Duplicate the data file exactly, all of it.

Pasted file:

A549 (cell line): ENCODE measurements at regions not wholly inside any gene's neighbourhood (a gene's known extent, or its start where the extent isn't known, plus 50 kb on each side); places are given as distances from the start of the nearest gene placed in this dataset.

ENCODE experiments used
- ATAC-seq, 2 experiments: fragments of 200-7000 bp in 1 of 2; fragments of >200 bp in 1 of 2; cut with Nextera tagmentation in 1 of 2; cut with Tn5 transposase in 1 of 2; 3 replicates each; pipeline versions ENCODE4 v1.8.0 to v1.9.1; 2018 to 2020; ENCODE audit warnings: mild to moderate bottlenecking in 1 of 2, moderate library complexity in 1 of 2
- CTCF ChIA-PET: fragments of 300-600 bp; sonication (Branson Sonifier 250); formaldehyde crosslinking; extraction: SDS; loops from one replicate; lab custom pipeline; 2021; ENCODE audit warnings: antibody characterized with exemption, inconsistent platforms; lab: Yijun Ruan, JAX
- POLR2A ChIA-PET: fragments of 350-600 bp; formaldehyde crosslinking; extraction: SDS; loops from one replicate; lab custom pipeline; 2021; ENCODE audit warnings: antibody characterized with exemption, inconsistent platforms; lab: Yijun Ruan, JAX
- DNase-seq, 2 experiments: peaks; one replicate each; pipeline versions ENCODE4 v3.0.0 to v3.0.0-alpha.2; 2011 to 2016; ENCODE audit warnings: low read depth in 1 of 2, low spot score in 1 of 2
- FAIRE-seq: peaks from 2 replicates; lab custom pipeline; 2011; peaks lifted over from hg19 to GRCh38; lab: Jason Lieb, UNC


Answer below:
A549 (cell line): ENCODE measurements at regions not wholly inside any gene's neighbourhood (a gene's known extent, or its start where the extent isn't known, plus 50 kb on each side); places are given as distances from the start of the nearest gene placed in this dataset.

ENCODE experiments used
- ATAC-seq, 2 experiments: fragments of 200-7000 bp in 1 of 2; fragments of >200 bp in 1 of 2; cut with Nextera tagmentation in 1 of 2; cut with Tn5 transposase in 1 of 2; 3 replicates each; pipeline versions ENCODE4 v1.8.0 to v1.9.1; 2018 to 2020; ENCODE audit warnings: mild to moderate bottlenecking in 1 of 2, moderate library complexity in 1 of 2
- CTCF ChIA-PET: fragments of 300-600 bp; sonication (Branson Sonifier 250); formaldehyde crosslinking; extraction: SDS; loops from one replicate; lab custom pipeline; 2021; ENCODE audit warnings: antibody characterized with exemption, inconsistent platforms; lab: Yijun Ruan, JAX
- POLR2A ChIA-PET: fragments of 350-600 bp; formaldehyde crosslinking; extraction: SDS; loops from one replicate; lab custom pipeline; 2021; ENCODE audit warnings: antibody characterized with exemption, inconsistent platforms; lab: Yijun Ruan, JAX
- DNase-seq, 2 experiments: peaks; one replicate each; pipeline versions ENCODE4 v3.0.0 to v3.0.0-alpha.2; 2011 to 2016; ENCODE audit warnings: low read depth in 1 of 2, low spot score in 1 of 2
- FAIRE-seq: peaks from 2 replicates; lab custom pipeline; 2011; peaks lifted over from hg19 to GRCh38; lab: Jason Lieb, UNC